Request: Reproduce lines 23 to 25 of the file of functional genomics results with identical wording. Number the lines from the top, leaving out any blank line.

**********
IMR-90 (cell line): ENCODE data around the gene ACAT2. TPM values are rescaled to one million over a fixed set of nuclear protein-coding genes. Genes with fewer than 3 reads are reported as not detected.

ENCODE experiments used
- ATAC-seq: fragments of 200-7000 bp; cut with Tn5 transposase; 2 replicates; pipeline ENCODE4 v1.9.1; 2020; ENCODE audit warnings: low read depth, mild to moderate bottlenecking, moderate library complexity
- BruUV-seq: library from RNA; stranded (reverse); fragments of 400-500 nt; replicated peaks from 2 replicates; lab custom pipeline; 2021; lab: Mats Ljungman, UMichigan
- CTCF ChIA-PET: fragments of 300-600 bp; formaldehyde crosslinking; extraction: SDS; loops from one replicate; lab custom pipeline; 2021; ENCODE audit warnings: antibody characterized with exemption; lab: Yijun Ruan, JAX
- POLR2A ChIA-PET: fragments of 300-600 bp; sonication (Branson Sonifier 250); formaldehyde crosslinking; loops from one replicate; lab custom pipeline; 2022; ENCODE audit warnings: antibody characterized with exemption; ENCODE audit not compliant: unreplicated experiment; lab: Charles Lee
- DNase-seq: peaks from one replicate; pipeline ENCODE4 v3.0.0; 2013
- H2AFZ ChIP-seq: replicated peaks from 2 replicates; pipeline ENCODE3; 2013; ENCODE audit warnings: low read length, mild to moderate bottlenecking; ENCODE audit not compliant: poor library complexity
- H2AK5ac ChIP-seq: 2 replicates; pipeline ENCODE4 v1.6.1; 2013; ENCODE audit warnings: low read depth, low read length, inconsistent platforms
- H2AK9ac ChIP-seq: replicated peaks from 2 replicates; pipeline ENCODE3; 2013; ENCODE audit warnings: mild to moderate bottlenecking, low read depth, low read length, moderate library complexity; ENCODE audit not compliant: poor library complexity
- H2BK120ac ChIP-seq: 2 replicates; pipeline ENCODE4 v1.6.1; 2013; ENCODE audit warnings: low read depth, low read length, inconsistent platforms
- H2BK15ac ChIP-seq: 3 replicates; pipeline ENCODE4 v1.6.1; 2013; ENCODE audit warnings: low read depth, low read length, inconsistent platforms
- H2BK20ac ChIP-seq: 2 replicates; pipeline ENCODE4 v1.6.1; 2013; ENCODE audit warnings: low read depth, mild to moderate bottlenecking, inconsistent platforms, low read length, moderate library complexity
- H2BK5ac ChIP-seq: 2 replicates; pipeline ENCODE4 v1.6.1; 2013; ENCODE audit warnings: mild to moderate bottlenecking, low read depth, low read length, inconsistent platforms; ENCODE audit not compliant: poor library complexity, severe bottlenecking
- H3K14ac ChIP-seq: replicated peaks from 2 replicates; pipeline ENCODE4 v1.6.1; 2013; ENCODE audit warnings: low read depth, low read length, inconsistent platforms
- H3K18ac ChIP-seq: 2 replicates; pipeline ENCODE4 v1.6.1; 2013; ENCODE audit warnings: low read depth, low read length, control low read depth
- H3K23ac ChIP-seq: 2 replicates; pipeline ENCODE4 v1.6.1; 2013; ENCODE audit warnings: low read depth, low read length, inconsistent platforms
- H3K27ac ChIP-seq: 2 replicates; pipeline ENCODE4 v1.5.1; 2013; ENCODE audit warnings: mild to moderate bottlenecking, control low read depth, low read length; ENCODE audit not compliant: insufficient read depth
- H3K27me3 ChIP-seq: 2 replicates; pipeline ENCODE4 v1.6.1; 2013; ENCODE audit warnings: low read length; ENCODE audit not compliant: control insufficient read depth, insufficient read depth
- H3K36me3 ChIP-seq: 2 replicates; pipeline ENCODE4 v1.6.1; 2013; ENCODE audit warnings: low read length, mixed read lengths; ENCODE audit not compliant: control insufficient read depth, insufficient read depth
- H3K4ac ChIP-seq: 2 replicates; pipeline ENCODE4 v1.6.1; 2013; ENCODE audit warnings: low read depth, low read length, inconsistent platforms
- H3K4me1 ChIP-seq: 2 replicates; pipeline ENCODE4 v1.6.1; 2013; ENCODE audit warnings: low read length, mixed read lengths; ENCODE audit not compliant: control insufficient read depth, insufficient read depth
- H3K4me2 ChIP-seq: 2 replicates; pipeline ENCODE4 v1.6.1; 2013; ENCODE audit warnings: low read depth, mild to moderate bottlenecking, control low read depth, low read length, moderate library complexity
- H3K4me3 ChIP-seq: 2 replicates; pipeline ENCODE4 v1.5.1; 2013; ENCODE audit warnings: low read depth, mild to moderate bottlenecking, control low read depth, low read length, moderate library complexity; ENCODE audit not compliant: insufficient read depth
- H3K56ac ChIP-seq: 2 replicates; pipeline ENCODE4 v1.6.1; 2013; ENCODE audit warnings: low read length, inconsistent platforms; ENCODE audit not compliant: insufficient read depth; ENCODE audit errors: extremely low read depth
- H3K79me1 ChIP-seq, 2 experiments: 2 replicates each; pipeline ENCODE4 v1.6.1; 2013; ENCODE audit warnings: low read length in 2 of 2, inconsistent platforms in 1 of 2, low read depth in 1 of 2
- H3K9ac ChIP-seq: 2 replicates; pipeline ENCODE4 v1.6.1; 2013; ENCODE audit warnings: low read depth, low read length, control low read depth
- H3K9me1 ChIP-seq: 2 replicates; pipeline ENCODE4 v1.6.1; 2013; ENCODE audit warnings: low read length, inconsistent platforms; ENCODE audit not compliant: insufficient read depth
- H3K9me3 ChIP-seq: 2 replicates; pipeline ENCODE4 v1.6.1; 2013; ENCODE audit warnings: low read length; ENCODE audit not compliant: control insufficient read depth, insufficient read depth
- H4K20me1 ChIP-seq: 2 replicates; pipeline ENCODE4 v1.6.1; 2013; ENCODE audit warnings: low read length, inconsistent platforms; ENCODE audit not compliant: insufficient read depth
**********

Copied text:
- H3K4me2 ChIP-seq: 2 replicates; pipeline ENCODE4 v1.6.1; 2013; ENCODE audit warnings: low read depth, mild to moderate bottlenecking, control low read depth, low read length, moderate library complexity
- H3K4me3 ChIP-seq: 2 replicates; pipeline ENCODE4 v1.5.1; 2013; ENCODE audit warnings: low read depth, mild to moderate bottlenecking, control low read depth, low read length, moderate library complexity; ENCODE audit not compliant: insufficient read depth
- H3K56ac ChIP-seq: 2 replicates; pipeline ENCODE4 v1.6.1; 2013; ENCODE audit warnings: low read length, inconsistent platforms; ENCODE audit not compliant: insufficient read depth; ENCODE audit errors: extremely low read depth